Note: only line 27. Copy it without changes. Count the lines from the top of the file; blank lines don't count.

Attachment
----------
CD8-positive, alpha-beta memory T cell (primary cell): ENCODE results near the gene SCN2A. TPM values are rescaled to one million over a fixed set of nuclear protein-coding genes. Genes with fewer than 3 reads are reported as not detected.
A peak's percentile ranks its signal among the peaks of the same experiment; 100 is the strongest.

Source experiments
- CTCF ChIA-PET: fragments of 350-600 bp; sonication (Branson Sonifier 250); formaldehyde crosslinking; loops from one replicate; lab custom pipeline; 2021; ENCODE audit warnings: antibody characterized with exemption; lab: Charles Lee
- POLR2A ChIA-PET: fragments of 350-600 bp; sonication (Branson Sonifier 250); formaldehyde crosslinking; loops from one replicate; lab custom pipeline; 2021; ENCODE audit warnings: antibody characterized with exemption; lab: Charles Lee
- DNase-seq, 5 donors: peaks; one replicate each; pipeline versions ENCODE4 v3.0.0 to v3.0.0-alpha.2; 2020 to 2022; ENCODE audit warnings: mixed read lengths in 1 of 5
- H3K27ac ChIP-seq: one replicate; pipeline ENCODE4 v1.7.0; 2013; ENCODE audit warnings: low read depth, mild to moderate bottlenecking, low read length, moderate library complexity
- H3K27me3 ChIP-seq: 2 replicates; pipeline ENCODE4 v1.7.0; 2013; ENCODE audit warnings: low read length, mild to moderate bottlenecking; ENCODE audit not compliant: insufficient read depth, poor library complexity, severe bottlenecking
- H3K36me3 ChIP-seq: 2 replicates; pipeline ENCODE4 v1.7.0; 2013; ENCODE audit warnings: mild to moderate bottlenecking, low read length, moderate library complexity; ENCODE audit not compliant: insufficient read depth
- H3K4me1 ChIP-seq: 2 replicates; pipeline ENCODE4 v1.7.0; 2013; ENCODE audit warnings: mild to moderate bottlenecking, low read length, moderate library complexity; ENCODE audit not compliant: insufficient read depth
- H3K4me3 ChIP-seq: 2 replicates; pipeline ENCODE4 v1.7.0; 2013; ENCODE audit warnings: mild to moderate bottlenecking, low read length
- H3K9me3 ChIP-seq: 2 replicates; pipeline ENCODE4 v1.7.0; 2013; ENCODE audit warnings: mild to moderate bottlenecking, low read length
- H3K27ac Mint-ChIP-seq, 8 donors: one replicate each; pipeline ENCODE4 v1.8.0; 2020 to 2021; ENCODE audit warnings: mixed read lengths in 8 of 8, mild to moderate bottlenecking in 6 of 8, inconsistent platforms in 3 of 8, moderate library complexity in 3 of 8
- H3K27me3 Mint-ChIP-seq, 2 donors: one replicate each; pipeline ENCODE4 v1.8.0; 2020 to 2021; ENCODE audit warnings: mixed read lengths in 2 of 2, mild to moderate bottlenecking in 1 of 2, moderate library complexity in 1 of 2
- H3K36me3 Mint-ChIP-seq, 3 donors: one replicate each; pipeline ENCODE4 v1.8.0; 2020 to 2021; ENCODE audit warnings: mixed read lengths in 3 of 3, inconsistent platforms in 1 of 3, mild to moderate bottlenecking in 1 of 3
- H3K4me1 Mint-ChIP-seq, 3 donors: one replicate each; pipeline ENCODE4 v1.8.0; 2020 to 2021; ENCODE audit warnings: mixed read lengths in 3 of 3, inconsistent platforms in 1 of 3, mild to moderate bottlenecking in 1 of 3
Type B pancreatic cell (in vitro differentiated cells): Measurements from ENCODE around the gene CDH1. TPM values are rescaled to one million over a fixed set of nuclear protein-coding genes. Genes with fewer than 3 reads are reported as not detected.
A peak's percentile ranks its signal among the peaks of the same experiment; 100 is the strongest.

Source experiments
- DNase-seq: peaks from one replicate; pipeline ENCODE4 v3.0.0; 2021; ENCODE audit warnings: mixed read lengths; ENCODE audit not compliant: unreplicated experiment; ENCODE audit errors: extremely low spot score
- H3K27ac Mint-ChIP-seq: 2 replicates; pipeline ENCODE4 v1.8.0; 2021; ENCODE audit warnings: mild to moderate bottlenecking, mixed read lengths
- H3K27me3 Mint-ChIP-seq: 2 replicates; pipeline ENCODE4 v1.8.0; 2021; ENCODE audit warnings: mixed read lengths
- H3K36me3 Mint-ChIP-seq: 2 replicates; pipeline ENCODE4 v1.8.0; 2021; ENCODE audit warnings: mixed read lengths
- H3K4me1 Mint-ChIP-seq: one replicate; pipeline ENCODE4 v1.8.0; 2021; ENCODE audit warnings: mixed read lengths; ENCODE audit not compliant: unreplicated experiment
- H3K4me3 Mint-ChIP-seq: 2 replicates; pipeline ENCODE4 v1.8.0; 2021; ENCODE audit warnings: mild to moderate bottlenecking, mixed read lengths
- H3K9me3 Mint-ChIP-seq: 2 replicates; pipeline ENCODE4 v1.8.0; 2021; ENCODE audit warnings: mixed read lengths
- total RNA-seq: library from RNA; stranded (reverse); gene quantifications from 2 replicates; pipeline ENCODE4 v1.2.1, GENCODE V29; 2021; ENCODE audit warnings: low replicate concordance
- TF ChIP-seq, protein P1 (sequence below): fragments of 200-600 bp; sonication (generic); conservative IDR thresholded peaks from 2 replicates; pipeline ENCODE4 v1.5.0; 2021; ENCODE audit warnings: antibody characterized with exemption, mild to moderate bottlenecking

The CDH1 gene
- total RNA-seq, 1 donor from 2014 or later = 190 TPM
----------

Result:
- total RNA-seq: library from RNA; stranded (reverse); gene quantifications from 2 replicates; pipeline ENCODE4 v1.2.1, GENCODE V29; 2021; ENCODE audit warnings: low replicate concordance